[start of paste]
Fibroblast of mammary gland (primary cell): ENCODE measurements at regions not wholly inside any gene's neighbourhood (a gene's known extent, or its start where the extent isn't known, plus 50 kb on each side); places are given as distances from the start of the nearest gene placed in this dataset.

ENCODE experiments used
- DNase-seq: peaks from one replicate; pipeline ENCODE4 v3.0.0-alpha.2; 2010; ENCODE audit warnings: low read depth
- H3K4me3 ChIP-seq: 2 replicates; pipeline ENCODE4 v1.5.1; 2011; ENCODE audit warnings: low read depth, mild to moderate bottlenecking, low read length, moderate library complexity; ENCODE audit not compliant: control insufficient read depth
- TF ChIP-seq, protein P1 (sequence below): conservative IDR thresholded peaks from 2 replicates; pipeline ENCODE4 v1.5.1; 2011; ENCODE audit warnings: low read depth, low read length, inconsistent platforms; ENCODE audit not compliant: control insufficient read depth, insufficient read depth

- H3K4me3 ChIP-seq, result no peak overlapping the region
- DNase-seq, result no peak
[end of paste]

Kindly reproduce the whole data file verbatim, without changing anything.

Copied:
Fibroblast of mammary gland (primary cell): ENCODE measurements at regions not wholly inside any gene's neighbourhood (a gene's known extent, or its start where the extent isn't known, plus 50 kb on each side); places are given as distances from the start of the nearest gene placed in this dataset.

ENCODE experiments used
- DNase-seq: peaks from one replicate; pipeline ENCODE4 v3.0.0-alpha.2; 2010; ENCODE audit warnings: low read depth
- H3K4me3 ChIP-seq: 2 replicates; pipeline ENCODE4 v1.5.1; 2011; ENCODE audit warnings: low read depth, mild to moderate bottlenecking, low read length, moderate library complexity; ENCODE audit not compliant: control insufficient read depth
- TF ChIP-seq, protein P1 (sequence below): conservative IDR thresholded peaks from 2 replicates; pipeline ENCODE4 v1.5.1; 2011; ENCODE audit warnings: low read depth, low read length, inconsistent platforms; ENCODE audit not compliant: control insufficient read depth, insufficient read depth

- H3K4me3 ChIP-seq, result no peak overlapping the region
- DNase-seq, result no peak